Friday, August 31, 2012

New Name for the Blog: The Jazz Clarinet

When I first started this blog, I had no real set plan for topics or the discussion: only that it would relate to the clarinet. Since that time, I've returned to playing full time jazz clarinet, and my posts have reflected the shift away from selling instruments and discussing classical schools of thought to delving into the rich history of jazz clarinet.

Because there is so relatively little on the web concerning jazz clarinet specifically, I felt the new name would help interested folks find the information being compiled here.

I hope the switch hasn't inconvenienced any of Marlborough Man Music's regular readers. Let me know what you think!


Thursday, August 23, 2012

Big Band Jazz Clarinet: Essential Performances (7)

7. Artie Shaw * August 19, 1939 * Live at the Ritz-Carlton Hotel Roof, Boston

As one who came up primarily as a jazz clarinetist before college, it always bothered me to hear the occasional live classical clarinet performance, where the soloist might come out of the orchestra to play tight, terrified music, a quarter tone or more sharp, sounding like a different player in every register, only to have the whole thing hailed as a classic interpretation. Back when I was young and foolish enough to point out the above concerns to colleagues, there would come the inevitable laundry list of excuses: the soloist wasn't used to the concert hall, perhaps their reeds weren't very good for both soloing and part playing, the conductor might have told them to play a certain way against their better judgement, and most importantly of all: you just can't judge a live performance by the same standards you might an air-brushed studio recording! 

These excuses are reminiscent of an old story well known in orchestral circles: There was once a famous piano soloist, listening to the studio playback with the conductor. The edits had all been made, so the work sounded perfect. "Don't you wish you could play like that?" the conductor quipped.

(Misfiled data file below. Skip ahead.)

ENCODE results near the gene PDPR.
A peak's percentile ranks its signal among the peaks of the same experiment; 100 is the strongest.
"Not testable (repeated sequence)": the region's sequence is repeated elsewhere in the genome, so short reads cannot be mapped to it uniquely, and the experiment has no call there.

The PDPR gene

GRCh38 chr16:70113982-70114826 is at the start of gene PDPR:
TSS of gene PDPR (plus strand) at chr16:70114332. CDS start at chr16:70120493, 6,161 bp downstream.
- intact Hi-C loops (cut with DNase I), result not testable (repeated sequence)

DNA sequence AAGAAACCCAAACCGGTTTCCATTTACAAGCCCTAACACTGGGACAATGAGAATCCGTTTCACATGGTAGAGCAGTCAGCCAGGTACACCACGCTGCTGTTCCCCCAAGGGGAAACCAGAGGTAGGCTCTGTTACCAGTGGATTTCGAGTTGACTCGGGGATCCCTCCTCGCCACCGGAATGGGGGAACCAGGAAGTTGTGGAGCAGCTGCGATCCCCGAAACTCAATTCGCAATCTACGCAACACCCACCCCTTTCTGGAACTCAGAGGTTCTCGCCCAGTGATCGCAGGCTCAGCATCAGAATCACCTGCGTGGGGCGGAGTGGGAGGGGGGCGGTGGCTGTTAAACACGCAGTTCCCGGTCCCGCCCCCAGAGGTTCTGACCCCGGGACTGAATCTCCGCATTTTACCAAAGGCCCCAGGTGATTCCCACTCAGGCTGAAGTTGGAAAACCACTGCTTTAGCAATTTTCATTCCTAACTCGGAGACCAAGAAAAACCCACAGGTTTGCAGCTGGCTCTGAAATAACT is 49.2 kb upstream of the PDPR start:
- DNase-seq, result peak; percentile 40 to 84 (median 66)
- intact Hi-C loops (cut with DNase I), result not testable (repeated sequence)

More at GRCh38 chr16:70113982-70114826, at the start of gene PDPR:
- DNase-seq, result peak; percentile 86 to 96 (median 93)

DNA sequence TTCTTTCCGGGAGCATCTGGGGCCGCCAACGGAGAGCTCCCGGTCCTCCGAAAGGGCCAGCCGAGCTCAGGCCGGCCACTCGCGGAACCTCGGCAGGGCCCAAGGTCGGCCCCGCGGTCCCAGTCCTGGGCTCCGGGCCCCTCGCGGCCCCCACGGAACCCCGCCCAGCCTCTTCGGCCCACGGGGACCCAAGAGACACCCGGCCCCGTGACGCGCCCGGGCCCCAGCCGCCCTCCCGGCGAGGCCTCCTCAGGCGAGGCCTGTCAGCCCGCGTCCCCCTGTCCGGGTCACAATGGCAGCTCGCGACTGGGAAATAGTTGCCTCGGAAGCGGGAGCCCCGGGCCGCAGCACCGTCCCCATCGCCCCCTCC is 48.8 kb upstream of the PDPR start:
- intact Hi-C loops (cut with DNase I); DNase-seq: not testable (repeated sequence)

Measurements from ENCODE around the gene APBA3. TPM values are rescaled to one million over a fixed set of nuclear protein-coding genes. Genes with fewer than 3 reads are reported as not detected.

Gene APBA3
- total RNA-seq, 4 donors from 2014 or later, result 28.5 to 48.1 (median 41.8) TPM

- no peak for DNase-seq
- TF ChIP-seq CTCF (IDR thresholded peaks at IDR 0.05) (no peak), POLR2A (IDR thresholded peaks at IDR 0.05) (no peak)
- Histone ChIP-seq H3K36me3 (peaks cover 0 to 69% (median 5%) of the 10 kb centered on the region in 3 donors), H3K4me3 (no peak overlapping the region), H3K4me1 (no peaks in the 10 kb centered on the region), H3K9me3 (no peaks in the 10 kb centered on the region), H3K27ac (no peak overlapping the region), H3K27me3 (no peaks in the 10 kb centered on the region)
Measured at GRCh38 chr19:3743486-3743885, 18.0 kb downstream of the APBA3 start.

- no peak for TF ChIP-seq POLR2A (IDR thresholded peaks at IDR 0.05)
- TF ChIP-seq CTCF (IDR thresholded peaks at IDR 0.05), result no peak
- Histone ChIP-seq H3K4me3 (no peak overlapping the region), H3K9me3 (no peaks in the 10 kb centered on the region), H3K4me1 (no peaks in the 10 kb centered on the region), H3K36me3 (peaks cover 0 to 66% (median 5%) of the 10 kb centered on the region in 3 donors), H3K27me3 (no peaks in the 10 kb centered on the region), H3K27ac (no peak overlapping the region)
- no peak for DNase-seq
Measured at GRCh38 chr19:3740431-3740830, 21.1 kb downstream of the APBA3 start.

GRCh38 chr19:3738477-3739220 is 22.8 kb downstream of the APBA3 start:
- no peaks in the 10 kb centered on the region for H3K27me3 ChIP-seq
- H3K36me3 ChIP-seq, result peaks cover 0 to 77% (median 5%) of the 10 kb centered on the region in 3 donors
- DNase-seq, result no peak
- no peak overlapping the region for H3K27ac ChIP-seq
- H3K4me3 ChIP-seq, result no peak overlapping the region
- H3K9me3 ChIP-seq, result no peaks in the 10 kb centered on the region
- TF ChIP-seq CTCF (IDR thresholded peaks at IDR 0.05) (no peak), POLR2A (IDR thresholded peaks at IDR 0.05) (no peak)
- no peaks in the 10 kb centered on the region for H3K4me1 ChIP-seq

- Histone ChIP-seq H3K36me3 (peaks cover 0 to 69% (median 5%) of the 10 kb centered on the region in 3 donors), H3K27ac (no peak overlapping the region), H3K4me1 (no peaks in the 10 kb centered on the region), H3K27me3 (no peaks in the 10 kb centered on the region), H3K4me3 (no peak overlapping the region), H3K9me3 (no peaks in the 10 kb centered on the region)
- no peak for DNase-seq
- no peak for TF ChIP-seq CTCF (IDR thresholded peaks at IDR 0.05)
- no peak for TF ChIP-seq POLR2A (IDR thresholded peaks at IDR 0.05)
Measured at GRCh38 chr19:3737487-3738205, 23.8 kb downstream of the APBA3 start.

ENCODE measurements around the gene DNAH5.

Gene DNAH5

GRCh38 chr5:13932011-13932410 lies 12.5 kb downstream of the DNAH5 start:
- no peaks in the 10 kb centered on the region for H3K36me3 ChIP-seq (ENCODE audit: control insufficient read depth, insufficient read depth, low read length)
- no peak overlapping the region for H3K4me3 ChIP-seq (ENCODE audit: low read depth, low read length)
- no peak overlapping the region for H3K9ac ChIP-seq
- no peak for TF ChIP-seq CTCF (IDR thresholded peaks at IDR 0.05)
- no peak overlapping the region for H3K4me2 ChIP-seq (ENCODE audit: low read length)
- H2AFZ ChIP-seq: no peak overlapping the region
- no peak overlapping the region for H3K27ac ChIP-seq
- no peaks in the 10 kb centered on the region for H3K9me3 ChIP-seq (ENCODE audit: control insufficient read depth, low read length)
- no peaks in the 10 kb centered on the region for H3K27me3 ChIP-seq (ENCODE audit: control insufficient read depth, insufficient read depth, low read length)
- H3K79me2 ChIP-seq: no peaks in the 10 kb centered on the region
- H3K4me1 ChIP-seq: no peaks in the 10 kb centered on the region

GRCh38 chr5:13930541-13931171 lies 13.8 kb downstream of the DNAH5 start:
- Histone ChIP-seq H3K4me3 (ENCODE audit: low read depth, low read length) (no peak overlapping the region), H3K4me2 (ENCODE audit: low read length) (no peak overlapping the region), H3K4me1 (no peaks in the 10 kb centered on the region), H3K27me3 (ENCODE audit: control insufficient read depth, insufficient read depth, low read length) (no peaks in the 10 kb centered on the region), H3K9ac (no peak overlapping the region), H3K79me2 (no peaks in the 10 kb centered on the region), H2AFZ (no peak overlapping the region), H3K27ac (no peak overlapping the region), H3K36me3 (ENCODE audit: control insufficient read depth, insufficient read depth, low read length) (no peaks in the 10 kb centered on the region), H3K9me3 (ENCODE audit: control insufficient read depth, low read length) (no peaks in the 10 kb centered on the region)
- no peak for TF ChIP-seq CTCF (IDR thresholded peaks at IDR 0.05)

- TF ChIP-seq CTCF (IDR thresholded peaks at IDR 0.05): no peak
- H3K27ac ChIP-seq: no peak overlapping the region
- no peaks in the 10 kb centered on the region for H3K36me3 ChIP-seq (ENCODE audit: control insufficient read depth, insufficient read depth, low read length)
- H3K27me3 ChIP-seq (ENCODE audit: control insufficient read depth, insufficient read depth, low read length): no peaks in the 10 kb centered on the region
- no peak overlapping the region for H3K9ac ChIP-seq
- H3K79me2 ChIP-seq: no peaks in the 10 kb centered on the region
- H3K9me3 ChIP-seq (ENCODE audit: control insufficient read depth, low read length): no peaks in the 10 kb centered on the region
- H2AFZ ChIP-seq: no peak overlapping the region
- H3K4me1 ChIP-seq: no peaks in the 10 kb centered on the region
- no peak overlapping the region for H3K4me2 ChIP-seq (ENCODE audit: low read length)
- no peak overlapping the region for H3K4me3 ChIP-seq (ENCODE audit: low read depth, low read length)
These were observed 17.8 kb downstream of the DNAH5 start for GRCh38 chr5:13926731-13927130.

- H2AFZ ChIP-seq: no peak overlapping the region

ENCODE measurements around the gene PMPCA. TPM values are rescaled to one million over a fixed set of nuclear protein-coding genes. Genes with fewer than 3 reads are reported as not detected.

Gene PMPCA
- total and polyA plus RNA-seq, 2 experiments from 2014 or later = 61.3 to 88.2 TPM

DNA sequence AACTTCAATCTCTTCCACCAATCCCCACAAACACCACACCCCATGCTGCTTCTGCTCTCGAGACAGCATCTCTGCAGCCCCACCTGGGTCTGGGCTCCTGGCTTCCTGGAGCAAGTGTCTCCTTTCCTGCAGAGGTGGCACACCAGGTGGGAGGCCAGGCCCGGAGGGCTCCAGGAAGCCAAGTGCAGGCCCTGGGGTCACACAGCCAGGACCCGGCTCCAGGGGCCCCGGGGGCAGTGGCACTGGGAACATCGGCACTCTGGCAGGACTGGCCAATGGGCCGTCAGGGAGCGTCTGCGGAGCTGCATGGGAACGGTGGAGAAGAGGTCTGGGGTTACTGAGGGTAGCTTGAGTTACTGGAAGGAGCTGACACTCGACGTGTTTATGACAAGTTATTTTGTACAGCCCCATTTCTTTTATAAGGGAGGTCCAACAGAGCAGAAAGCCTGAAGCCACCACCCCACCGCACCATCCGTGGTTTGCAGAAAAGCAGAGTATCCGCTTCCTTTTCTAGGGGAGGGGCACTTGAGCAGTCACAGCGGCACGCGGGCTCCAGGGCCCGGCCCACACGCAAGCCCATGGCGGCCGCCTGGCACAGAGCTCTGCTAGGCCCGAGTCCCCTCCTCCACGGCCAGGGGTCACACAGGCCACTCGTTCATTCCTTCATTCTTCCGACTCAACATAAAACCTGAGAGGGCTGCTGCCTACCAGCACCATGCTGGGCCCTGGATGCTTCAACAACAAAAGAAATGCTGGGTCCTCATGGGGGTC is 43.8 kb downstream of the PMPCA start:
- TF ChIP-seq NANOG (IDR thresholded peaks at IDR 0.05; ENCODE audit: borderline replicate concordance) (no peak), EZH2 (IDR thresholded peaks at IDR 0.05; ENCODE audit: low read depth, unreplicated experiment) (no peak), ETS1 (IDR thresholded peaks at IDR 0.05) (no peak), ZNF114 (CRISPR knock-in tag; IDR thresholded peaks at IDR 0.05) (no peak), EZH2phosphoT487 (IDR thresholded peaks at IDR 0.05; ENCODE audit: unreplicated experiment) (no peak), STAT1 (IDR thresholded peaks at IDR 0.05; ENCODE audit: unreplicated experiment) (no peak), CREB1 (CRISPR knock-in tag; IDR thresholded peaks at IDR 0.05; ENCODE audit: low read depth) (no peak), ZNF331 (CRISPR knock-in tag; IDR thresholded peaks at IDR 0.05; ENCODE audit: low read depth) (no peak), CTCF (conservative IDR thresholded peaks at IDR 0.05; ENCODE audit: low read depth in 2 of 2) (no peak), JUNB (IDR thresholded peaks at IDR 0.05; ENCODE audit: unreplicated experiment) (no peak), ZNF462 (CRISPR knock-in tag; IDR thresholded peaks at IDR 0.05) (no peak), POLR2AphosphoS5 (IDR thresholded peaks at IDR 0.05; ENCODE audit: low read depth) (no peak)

The excuses are potentially true, of course, but I'd grown up listening to big band soloists who made their daily living by live solo performance. These orchestra leaders regularly performed over the airwaves, often in new venues. They were not only in charge of their own playing but the band as well (hiring, firing, rehearsing, repertoire choosing, etc), and on top of it they had to improvise their solos! No one in the audience cared if their reed wasn't perfect, or if they'd never played the room before that night. And night in, night out, masters like Shaw and Goodman managed to not only equal, but exceed the artistry of their studio recordings.

We're lucky these live sets were recorded: had they occurred even ten or twenty years earlier, we'd have no documentation of their brilliance. One such performance is of Artie Shaw at the Ritz-Carlton in Boston, almost exactly 73 years ago. Available now on Hindsight records' "Artie Shaw: King of the Clarinet", the set represented is a brilliant example of the night in, night out work these players did.

Tuesday, August 21, 2012

Big Band Jazz Clarinet: Essential Performances (6)

6. Pete Fountain * The Blues * 1959

In 1959, Pete Fountain came to his famous realization that "Champagne and Bourbon don't mix", decided that Hollywood just wasn't for him, and packed his family for the return trip to New Orleans. But before he left, he cut two very important albums. The first, Pete Fountain's New Orleans, seamlessly blended Pete's New Orleans style clarinet with a cool, West Coast rhythm section. It went on to become one of Fountain's best selling records, and is still available for download over sixty years later. The second, equally impressive despite having sadly slipped into obscurity, is Pete's first collaboration with the large ensemble scoring of Charles 'Bud' Dant, entitled The Blues.

These arrangements are streamlined, '50s-chic Big Band Charts, demonstrating the polish musicians brought to them in that day. The band was comprised of the top musicians in L.A. at the time, many of them veterans of the Big Band era.

Some of these tracks, especially the impressive lead-off 'St Louis Blues' have been reissued in compilation albums, but many (such as 'Blue Fountain') have been oddly neglected over the six decades since it was recorded. They capture Pete's playing at a moment of particular brilliance. His legendary fat, liquidy sound is all there, from the bottom to the top of the horn. Few clarinetists have ever matched the timbral beauty throughout the horn's range that Pete has.

There are still a few vinyl discs of this great album floating around. Get a stereo copy if you can (they were pressed in both stereo and mono--the stereo versions have a blue "Coral Stereo" strip at the top). Hopefully this great album will be made available for download soon.

[For a more thorough review of this album, click here.]

Sunday, August 19, 2012

Big Band Jazz Clarinet: Essential Performances (5)

5. Woody Herman & The Herd * Live at Carnegie Hall * 1946

Woody Herman was neither the virtuoso nor the perfectionist-taskmaster of his two rivals, Shaw and Goodman, but his band was one of the most musically adventurous and emotionally effective of the Big Band Era.